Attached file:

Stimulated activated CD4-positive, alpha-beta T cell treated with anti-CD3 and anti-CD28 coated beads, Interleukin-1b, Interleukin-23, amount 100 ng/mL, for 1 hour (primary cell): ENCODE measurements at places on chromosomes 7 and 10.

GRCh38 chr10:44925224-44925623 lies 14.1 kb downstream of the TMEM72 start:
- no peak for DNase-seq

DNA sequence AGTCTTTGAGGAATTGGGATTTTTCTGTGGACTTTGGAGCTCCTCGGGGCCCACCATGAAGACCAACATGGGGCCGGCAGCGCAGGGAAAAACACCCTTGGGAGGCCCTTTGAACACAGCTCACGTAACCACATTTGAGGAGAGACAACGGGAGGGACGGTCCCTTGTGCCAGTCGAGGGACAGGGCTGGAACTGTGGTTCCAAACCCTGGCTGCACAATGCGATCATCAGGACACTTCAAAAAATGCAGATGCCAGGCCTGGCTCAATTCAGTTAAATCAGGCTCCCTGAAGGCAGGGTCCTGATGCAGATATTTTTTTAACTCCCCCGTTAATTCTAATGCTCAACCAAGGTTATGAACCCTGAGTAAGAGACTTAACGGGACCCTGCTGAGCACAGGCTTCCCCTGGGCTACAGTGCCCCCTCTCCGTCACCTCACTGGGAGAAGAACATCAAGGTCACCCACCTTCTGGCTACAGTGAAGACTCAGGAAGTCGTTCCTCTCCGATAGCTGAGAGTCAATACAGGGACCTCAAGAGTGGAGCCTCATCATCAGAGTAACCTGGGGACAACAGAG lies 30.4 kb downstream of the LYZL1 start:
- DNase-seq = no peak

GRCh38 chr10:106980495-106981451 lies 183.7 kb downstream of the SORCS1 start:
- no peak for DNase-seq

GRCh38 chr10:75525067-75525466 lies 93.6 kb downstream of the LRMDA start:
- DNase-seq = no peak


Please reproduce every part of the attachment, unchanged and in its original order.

Stimulated activated CD4-positive, alpha-beta T cell treated with anti-CD3 and anti-CD28 coated beads, Interleukin-1b, Interleukin-23, amount 100 ng/mL, for 1 hour (primary cell): ENCODE measurements at places on chromosomes 7 and 10.

GRCh38 chr10:44925224-44925623 lies 14.1 kb downstream of the TMEM72 start:
- no peak for DNase-seq

DNA sequence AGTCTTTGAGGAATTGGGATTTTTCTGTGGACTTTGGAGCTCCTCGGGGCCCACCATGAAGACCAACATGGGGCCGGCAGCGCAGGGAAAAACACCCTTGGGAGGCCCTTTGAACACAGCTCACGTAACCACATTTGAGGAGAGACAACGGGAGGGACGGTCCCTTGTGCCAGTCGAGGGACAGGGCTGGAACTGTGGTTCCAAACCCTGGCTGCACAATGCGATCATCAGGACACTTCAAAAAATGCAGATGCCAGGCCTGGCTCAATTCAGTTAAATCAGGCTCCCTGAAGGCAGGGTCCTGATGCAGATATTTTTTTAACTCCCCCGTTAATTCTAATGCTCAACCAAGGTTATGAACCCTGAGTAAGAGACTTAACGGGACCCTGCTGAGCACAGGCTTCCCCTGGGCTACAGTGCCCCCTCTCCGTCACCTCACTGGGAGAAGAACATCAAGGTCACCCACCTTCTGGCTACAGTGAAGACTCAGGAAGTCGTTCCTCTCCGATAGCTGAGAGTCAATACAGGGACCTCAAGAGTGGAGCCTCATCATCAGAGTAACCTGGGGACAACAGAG lies 30.4 kb downstream of the LYZL1 start:
- DNase-seq = no peak

GRCh38 chr10:106980495-106981451 lies 183.7 kb downstream of the SORCS1 start:
- no peak for DNase-seq

GRCh38 chr10:75525067-75525466 lies 93.6 kb downstream of the LRMDA start:
- DNase-seq = no peak